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Ah, Dachshunds! (Just please, please, don’t call them “weiner dogs.”) Scrappy and self-assured, these low-slung badger hunters come in three coat varieties – smooth, long, and wire. But despite that triple-threat advantage, a Best in Show has eluded the German-engineered Dachshund, though the breed has made it to the finals numerous times.
The luxuriously coated Shih Tzu, with its proudly carried, bow-topped head, has had a perennial bad hair day in the Westminster Best in Show ring, never winning in the five times it has won the Toy Group. But that’s still a record to be proud of in a group that’s home to such stiff competitors as multiple BIS winners like the Pekingese and the Toy Poodle. The Shih Tzu is 20th in popularity in AKC registrations, which is a far cry from its origins in imperial China, where the breed was closely held and never gifted or given away.
There are three sizes of Schnauzers, all of which are considered separate breeds. While the Standard Schnauzer won Best in Show at Westminster in 1997, the Giant and the Miniature are still waiting for their moment in the spotlight. The most popular of the Schnauzers, ranking 17th in AKC registrations in 2022, the Miniature Schnauzer competes in the Terrier Group, where more “traditional” terriers have dominated Best in Show for decades.
Now for the other end of the size spectrum: Immortalized in popular culture in everything from Taco Bell commercials to Paris Hilton photo ops, the diminutive Chihuahua is a lot of dog in a very small package. But Westminster judges have yet to conclude that less is more when it comes to this iconic Mexican breed: Neither of the two Chihuahua varieties – long or smooth coated – have had a chance to strike a pose inside the show’s silver Best in Show trophy.
Once called the German boarhound (even though its name credits Denmark for its origins), the Great Dane is the Apollo of dogs, as stately as it is supersized. But that impressive stature – not to mention being ranked 19th in popularity – sadly isn’t reflected in the breed’s Best in Show standing at Westminster, which currently is nil. Danes come in a variety of colors and patterns, and a new one – merle – began competing at AKC shows in 2019, adding some additional contenders to this noble breed’s dog-show ranks.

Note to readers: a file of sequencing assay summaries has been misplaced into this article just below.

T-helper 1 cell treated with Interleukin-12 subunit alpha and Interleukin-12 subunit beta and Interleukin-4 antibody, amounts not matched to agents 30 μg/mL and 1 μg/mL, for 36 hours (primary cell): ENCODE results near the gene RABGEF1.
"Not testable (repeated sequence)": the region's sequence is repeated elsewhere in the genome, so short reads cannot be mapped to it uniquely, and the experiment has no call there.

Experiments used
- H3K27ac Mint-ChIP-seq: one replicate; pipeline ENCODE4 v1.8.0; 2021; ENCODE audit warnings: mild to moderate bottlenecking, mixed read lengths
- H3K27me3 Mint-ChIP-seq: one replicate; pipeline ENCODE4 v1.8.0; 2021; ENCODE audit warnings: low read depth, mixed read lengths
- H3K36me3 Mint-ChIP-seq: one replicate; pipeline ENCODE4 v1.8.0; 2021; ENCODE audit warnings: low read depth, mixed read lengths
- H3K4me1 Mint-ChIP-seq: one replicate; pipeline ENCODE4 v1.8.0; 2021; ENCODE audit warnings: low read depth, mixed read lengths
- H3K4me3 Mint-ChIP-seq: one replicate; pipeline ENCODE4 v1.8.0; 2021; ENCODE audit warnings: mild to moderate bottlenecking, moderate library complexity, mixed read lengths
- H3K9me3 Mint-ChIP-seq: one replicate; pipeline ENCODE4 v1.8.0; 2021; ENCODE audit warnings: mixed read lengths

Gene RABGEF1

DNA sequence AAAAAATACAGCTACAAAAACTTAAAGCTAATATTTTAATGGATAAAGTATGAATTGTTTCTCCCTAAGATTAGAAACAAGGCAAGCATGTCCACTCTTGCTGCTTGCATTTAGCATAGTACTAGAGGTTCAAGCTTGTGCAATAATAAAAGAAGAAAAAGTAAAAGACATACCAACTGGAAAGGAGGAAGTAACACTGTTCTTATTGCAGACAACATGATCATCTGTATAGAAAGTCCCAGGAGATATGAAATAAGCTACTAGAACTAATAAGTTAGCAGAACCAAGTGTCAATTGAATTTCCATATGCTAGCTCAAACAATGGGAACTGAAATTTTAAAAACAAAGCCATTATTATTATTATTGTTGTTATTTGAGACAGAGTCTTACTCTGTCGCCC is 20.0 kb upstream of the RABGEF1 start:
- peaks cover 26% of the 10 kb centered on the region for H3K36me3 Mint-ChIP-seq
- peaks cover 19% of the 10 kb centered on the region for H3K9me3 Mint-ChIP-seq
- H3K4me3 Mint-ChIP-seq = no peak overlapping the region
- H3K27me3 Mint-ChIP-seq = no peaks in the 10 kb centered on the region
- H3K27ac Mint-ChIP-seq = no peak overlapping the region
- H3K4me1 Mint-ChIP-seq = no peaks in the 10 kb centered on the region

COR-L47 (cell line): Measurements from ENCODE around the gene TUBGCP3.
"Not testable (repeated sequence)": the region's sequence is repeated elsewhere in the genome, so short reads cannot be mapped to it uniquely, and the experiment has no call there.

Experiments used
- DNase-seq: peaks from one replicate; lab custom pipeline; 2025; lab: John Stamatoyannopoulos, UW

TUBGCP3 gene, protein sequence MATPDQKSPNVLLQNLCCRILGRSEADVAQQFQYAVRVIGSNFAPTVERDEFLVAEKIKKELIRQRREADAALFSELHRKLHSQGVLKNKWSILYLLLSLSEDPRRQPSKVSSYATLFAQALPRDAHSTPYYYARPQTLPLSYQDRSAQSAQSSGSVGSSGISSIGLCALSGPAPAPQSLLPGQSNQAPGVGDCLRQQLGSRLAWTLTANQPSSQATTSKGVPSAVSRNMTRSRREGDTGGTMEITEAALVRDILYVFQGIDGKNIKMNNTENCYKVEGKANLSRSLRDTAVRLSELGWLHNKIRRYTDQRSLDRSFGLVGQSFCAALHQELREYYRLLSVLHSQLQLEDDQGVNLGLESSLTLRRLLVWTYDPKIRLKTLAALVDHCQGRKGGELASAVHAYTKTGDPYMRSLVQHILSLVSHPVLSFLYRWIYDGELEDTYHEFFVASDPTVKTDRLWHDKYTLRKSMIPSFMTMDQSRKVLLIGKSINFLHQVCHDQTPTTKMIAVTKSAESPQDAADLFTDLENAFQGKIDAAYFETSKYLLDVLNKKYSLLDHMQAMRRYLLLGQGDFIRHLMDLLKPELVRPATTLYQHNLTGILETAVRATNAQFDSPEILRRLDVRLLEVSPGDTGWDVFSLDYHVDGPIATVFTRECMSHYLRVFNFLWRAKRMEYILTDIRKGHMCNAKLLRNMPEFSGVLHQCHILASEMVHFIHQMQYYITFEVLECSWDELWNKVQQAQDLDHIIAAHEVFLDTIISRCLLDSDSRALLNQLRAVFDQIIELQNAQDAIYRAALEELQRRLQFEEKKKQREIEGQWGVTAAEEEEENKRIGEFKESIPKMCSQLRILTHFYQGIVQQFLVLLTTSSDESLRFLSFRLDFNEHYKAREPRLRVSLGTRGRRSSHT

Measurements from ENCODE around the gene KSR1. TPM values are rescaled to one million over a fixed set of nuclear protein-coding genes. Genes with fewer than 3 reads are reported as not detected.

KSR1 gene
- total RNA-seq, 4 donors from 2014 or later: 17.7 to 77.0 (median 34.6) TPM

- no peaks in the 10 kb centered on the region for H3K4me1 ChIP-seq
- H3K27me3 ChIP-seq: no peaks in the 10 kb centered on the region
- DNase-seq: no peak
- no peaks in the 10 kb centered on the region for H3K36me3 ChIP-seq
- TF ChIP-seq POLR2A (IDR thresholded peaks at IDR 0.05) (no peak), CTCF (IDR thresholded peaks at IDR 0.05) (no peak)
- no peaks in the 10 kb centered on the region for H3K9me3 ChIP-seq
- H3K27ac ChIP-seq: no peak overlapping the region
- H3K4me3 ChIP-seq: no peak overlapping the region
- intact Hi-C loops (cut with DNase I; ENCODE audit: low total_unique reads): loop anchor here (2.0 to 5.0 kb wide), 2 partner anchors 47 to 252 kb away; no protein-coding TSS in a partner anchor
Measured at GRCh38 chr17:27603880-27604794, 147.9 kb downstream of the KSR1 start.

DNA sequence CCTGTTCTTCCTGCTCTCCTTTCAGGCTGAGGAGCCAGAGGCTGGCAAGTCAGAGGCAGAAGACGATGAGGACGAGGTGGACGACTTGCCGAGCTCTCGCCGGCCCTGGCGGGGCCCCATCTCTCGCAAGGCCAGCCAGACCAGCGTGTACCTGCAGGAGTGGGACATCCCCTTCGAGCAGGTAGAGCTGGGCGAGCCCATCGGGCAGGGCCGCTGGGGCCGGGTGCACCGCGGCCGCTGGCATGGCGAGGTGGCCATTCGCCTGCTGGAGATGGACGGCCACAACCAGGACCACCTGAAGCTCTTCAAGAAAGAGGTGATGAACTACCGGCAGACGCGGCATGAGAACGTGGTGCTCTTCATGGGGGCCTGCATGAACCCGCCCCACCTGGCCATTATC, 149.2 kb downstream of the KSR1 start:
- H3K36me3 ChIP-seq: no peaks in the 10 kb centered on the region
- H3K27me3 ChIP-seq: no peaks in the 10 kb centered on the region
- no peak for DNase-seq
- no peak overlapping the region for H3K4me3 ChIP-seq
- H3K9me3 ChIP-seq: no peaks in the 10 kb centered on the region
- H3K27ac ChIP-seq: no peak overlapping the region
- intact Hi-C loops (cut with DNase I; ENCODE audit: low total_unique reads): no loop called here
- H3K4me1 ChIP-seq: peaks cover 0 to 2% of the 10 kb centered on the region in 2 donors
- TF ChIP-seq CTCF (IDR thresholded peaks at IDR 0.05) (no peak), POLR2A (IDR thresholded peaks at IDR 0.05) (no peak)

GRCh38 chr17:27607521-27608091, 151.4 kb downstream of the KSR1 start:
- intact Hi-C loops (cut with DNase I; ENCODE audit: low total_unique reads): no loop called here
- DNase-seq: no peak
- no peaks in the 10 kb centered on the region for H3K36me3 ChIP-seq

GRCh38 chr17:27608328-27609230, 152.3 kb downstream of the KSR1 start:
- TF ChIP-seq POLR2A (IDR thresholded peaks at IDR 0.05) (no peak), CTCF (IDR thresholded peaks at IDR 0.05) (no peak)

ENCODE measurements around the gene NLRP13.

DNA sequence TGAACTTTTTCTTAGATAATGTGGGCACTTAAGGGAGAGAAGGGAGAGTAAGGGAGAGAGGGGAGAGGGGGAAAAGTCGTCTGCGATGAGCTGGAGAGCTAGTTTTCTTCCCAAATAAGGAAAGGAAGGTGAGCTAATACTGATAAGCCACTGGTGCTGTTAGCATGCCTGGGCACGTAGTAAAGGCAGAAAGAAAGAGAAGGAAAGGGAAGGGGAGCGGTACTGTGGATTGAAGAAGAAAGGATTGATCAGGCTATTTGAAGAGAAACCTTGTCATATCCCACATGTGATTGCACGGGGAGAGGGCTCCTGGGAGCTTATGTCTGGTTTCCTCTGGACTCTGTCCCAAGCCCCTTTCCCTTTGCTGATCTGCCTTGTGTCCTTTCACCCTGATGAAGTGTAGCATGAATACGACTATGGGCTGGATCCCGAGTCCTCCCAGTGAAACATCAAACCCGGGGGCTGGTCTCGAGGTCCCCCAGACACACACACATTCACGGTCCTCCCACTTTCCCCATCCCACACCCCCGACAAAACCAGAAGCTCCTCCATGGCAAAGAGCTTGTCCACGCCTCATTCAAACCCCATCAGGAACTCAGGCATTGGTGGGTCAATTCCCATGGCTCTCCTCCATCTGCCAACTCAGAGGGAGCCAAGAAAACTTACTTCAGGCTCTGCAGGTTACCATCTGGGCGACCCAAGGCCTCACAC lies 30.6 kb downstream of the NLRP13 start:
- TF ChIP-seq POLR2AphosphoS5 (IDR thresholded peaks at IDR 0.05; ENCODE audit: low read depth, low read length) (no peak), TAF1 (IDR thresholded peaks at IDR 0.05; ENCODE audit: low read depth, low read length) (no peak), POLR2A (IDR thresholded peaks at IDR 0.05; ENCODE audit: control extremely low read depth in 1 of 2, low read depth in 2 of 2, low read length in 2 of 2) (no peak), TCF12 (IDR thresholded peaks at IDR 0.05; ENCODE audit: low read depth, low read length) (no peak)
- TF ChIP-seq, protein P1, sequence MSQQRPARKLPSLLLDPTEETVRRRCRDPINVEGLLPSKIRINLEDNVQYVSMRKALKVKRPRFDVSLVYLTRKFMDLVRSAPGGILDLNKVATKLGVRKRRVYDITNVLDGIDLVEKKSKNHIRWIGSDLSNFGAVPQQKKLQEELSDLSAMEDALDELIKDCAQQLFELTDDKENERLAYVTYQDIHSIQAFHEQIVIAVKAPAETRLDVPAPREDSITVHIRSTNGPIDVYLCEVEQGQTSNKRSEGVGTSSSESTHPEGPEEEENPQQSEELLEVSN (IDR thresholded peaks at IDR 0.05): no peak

This striking black dog with rich tan markings is a real up-and-comer in American Kennel Club registrations, methodically climbing up to number seven in popularity. But while Rottweilers are powerful and robust, no amount of brawn has been able to catapult them to Westminster’s top spot. Instead, the top contenders in the Working Group have been the Boxer and Doberman Pinscher, which have each logged four wins over the years.
As good as gold – that’s the opinion owners have about their friendly, enthusiastic retrievers, which is why they are the third most popular AKC-recognized breed. But still, Westminster’s top prize has eluded them, despite the fact that Golden Retrievers have earned multiple first through fourth placements in the Sporting Group since they started competing in 1928. By contrast, English Springer Spaniels are the top winners in that group, with six Best in Show notches in their show collars.
The Labrador Retriever is the second-most popular dog breed in America – and has been one of the most popular for more than three decades. Still, it’s always been a bridesmaid, never a bride at Westminster, earning multiple Group placements over the years. Then again, given the Lab’s unflappable, easygoing temperament, chances are they'd rather be retrieving that slimy tennis ball for you anyway … over and over and over again.